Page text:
The 'Advanced Structures' technical group held a very interesting and successful seminar on 'Engineering the Olympics' at TWI. Dan Thompson, Chairman, Welding and Quality Manager from Severfield-Watson Structure Ltd, opened the event by introducing the content and welcoming all attendees (19) and speakers (4).
The event featured the structural engineering challenges which had been faced during the design, manufacture and construction of some of the key London 2012 Olympics structures. This includes how the design criteria of the structures were achieved with an emphasis on sustainability and legacy use in mind.
Paul Hulme, Associate Director of Severfield-Watson Structure Ltd, gave the first presentation describing the reasons behind the development of the brief and the resulting design concept that offers a new paradigm for Olympic Stadia. The UK Olympic Stadium, which hosted the athletic events and the opening and closing ceremonies of the London 2012 Olympic and Paralympic Games, was developed around an innovative use of permanent and temporary structures designed to meet the 80,000 Games spectator capacity and a 25,000 Legacy spectator capacity. He explained how selection of structural geometries, structural element sizes and orientations and connection design provided an elegant and refined simplicity to the overall design appropriate for an economic, partially temporary structure. A total of 10,000 tonnes of steel were used in comparison of 80,000 tonnes to manufacture the stadium in Beijing in 2008. A key message presented was the success of the rapid delivery of the stadium in just 34 months, achieved through teamworking.
Peter Gannon, Severfield-Watson Structure Ltd, talked about the Orbit structure consisting of 1,500 tonnes of steel. The Orbit is a 115-metre-high sculpture and observation tower in the Olympic Park. It is Britain's largest piece of public art and is intended to be a permanent lasting legacy of London's hosting of the 2012 Summer Olympics, assisting in the post-Olympics regeneration of the Stratford area. The lecture covered the design, fabrication and erection of the Orbit Sculpture. In particular it addressed the decision making process, along with the Client's team, regarding the types of connections, achievable tolerances, buildability and programme.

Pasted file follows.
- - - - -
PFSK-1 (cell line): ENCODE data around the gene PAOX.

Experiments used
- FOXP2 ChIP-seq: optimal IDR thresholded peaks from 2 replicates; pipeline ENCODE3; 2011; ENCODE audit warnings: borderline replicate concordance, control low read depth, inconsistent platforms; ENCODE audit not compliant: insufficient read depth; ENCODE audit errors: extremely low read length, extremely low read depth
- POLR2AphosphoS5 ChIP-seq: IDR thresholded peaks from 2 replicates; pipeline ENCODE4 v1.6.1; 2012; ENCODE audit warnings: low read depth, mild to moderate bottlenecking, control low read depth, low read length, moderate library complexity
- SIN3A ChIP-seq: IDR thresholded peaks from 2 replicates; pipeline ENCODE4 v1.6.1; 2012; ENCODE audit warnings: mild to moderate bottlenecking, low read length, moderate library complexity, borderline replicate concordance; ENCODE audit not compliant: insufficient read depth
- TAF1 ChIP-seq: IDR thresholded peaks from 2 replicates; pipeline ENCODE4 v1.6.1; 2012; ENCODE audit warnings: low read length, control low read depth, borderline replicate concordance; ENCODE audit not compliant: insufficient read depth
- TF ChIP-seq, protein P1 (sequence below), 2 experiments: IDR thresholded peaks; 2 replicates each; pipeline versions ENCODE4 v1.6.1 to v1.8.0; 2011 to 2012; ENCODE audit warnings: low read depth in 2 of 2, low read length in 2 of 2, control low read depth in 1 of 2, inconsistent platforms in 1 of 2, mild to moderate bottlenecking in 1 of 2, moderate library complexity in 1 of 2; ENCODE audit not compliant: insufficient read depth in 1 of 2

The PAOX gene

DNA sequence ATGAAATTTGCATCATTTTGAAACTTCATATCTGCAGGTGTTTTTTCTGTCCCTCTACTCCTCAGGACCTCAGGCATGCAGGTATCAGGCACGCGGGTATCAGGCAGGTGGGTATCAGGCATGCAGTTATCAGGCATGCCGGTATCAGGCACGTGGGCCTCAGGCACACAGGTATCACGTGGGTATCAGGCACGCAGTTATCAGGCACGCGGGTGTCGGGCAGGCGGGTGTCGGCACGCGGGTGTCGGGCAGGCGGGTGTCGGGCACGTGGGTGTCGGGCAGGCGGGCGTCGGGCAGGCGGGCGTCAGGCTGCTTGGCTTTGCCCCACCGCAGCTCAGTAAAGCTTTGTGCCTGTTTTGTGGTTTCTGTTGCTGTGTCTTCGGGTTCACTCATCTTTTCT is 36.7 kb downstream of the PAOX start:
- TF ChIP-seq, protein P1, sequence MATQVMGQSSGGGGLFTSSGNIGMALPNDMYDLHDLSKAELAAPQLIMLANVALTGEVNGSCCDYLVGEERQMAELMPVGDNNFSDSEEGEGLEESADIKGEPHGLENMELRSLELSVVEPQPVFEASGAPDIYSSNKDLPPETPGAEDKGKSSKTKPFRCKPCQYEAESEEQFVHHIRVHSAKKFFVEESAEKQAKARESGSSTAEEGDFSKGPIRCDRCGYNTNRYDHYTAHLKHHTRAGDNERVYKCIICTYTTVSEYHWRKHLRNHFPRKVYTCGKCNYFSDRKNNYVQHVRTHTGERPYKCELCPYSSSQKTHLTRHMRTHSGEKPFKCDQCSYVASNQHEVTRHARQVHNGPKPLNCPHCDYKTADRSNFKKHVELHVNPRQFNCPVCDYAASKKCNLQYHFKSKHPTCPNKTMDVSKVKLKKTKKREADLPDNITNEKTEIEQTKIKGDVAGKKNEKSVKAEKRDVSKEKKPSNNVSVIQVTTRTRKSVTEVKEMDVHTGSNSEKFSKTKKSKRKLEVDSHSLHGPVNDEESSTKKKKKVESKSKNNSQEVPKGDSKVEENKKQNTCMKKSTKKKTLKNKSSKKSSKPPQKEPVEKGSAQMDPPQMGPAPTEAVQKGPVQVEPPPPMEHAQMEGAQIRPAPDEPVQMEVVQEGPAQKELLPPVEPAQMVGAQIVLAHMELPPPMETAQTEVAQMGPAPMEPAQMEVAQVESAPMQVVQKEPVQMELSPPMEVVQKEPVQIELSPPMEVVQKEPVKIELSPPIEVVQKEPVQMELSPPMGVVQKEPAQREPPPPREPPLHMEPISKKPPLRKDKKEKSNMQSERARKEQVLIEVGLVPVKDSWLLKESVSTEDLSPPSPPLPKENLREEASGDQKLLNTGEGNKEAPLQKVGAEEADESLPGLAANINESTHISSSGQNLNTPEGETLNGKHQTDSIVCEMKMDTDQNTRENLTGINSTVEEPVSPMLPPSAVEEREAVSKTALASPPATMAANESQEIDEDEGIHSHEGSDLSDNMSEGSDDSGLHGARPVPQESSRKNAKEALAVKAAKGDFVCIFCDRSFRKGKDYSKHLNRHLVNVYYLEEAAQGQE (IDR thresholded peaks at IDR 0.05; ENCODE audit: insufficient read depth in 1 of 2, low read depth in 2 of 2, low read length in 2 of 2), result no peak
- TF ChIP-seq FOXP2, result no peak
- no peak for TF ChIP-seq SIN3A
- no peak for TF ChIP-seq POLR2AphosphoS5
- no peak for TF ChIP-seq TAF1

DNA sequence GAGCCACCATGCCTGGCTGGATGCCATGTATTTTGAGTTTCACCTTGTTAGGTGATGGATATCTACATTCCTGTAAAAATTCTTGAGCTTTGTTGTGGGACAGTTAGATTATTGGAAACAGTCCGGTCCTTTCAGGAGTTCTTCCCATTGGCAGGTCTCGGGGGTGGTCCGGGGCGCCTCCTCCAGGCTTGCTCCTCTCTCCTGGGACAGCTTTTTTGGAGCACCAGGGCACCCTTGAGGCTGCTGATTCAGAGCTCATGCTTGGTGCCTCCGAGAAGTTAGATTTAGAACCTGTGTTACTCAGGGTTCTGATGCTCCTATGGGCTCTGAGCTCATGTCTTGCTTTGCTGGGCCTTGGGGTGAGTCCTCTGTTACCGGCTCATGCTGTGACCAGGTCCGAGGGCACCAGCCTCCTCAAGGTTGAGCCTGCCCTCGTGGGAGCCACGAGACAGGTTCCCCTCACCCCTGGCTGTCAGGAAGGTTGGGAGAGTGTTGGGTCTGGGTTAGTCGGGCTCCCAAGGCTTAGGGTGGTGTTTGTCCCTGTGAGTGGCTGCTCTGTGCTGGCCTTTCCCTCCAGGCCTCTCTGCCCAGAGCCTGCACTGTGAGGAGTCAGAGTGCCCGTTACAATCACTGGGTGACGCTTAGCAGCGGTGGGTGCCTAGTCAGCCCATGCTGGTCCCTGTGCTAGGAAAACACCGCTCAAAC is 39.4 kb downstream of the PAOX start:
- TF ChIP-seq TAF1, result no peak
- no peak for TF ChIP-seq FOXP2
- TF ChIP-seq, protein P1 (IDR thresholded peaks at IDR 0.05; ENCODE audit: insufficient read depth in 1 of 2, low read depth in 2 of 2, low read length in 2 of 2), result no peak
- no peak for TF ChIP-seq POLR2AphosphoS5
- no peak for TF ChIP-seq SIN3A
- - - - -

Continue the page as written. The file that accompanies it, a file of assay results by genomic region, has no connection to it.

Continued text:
The Basketball Arena was introduced by Neil Holloway, Director of Fenton Holloway Ltd. Neil described the process and challenges involved in the specialist design of the PVC-coated polyester fabric cladding system supported from and tensioned over a 1,000 tonnes skeletal steel frame for the London 2012 Basketball Arena, the largest temporary venue ever constructed for an Olympic or Paralympic Games. The arena shell was built for 12,000 temporary demountable seats and demanded a rigour in design, co-ordination, safety, manufacture and construction that the entire design and build team achieved.
The last presentation was about the Velodrome and was presented by Pete Winslow from Expedition Engineering Ltd. Pete described the development project from the initial brief to completion of the timber track. With a focus on the superstructure and roof, it was discussed how to create a remarkable building within tight budgets and timescale. The 2012 Olympic Velodrome consisting of 6,000 seats has a 13,000 square metre roof which is supported by a light weight doubly-curved cable net. Together with the careful integration of the environmental design and efficient use of materials, the Velodrome has an extremely low embodied and operational energy performance, making it one of the most sustainable venues of its type. Described by six-time Olympic gold medal winner Chris Hoy as being "magnificent, better even than it looked on the drawing board", the venue is testament to the success of client, design team and main contractor collaboration.
All these buildings resulted in a world-class venue which intelligently answers questions of function, beauty, sustainability, buildability and value.
Contact Emilie Soileux for further information